However, I still fail to see to which class the mentioned problem belongs. Originally I though it would also belong to PSPACE, but not to any space in PSPACE. However, I have consulted my teacher and she said that, while it belongs to PSPACE, it also belongs to some subset of PSPACE. Which subset that would be? Does it belong to co-NP, and the problem from 3. then belongs to NP? If yes, how to prove it (because for now I’m just guessing it based on my teachers’ hint)? If no, where does it belong?

Use of graph grammars/rewriting systems in compilers?

A(n imperative) program – in a higher-level language and more importantly in assembly language or intermediate representations like LLVM – can be formalized as a directed "port graph", in which vertices are instructions and ports correspond to input/output operands/arguments. An optimization applied of a program’s code therefore corresponds to a rewrite applied to its port digraph.

Now, graph rewriting is a small but somewhat-active area, in itself. What I’m wondering if these kinds of systems have been actually put to explicit use in the context of a compiler. That is, representing the optimization phase as a rewriting process, or a derivation using a port-graph grammar.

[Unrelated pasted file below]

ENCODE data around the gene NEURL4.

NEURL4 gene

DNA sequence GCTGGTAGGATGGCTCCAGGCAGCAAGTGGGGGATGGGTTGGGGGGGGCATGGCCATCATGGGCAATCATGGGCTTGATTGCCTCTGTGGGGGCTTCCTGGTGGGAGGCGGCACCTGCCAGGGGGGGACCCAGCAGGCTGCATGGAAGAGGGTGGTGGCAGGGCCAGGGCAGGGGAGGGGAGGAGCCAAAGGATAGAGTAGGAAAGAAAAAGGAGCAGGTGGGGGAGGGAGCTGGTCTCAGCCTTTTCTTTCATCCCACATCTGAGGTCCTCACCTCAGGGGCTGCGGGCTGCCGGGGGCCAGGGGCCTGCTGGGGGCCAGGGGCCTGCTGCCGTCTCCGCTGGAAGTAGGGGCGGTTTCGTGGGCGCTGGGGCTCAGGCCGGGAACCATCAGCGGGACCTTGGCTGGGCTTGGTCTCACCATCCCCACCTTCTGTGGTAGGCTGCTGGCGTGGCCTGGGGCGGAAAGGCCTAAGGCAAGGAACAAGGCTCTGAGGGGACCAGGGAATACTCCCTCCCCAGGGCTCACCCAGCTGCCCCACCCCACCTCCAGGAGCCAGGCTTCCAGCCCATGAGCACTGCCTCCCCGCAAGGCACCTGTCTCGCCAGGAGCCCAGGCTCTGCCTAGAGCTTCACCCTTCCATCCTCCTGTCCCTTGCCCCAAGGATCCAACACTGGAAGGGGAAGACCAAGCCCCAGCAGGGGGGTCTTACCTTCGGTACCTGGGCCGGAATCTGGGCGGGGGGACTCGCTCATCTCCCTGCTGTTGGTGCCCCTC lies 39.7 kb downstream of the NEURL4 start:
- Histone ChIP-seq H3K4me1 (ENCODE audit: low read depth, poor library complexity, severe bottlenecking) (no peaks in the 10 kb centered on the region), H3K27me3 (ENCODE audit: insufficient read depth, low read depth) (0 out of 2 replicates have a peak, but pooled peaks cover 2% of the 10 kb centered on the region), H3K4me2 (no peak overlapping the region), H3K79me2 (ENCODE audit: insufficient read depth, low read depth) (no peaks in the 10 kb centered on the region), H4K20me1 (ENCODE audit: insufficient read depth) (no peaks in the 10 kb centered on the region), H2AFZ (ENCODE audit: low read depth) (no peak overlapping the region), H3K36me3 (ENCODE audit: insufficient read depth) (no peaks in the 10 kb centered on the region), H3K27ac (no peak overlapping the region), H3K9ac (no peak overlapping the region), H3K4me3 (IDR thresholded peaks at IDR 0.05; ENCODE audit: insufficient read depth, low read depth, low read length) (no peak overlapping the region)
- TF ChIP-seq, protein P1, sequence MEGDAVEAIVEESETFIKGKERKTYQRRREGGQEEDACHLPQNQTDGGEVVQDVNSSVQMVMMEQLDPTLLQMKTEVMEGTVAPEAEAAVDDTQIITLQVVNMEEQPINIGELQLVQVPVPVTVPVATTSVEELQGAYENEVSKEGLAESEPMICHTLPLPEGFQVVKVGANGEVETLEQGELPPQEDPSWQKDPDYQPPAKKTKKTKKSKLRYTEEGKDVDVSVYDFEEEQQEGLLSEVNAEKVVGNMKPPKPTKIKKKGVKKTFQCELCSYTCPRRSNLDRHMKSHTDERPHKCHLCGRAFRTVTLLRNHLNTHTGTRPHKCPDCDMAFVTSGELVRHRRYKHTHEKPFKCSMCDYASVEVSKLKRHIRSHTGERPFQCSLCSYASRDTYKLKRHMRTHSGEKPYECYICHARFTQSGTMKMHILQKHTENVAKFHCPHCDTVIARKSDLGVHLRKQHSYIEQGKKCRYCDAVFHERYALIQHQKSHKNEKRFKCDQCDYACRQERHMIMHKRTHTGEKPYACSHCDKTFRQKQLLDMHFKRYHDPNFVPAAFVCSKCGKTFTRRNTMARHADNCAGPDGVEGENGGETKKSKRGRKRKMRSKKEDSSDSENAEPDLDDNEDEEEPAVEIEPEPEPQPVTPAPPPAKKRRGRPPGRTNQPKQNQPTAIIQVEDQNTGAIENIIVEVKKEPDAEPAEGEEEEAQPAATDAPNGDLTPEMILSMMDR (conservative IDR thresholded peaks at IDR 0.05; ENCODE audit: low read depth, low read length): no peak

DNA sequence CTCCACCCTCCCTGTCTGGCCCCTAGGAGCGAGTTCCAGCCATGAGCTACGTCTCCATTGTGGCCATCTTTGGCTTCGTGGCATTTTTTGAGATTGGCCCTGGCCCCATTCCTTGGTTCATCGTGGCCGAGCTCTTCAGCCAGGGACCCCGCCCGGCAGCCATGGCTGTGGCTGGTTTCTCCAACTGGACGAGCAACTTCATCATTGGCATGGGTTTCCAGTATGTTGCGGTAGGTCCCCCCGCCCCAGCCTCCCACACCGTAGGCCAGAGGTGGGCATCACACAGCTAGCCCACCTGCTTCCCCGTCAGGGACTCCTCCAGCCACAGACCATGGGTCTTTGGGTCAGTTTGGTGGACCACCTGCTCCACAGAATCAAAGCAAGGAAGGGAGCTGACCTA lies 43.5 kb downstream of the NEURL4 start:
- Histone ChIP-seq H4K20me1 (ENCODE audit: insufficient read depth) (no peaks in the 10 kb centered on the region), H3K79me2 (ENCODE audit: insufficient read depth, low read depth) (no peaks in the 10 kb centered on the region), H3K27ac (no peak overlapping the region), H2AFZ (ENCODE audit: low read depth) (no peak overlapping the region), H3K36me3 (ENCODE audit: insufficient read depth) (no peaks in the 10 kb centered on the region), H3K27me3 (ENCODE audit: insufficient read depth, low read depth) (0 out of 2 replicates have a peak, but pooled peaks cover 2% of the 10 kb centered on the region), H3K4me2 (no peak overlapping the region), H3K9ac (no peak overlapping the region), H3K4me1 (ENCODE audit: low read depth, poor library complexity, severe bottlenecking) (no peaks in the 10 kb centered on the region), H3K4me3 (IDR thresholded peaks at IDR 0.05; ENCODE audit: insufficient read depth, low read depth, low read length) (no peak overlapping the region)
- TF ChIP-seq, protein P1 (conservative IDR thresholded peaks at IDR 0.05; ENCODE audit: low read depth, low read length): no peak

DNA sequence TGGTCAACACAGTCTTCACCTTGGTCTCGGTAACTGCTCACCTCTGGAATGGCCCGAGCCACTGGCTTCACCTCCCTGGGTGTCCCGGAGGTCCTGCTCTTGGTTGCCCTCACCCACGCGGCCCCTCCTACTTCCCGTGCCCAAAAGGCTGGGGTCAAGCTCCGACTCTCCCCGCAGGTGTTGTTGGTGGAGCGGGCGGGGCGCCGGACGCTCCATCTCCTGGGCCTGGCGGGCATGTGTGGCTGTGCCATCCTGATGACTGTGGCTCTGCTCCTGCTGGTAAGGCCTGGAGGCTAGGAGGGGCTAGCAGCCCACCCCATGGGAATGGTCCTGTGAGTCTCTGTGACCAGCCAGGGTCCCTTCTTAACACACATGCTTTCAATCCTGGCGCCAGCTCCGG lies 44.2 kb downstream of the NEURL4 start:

I’m not much of a "compilers guy" – I took a basic course on them in my undergraduate degree, and I know about LLVM and its IR – but it seems to me that graph rewriting systems is the "obvious" formalism to use; and at the same time – I don’t see almost any FOSS projects involving such systems, nor do the papers about them discuss their use in compilers.

Note: I’m more interested in practical-use, popular-language compilers more than academia-only systems, but I’ll take what I can get.

Problem in UVa 1229 (graph – SCC)

I am solving UVa–1229 https://onlinejudge.org/index.php?option=com_onlinejudge&Itemid=8&category=671&page=show_problem&problem=3670 From the problem I have understood what is required – given a list of dictionary words and their definitions, choose minimum set of words such that the whole dictionary can be constructed, if one is given meaning of those words. So words in dictionary must not introduce a new word in definition which has no meaning in dictionary. This implies I have to find SCC.

But there may be several SCCs, I think I must choose which is first in toposort of contracted DAG. Am I correct or is there another way to do it? I have read hints but its’ mentioned to find SCC, then use dfs that will be answer. I don’t get that. Can someone explain approach to this problem.

That’s my first question on SCC’s 🙂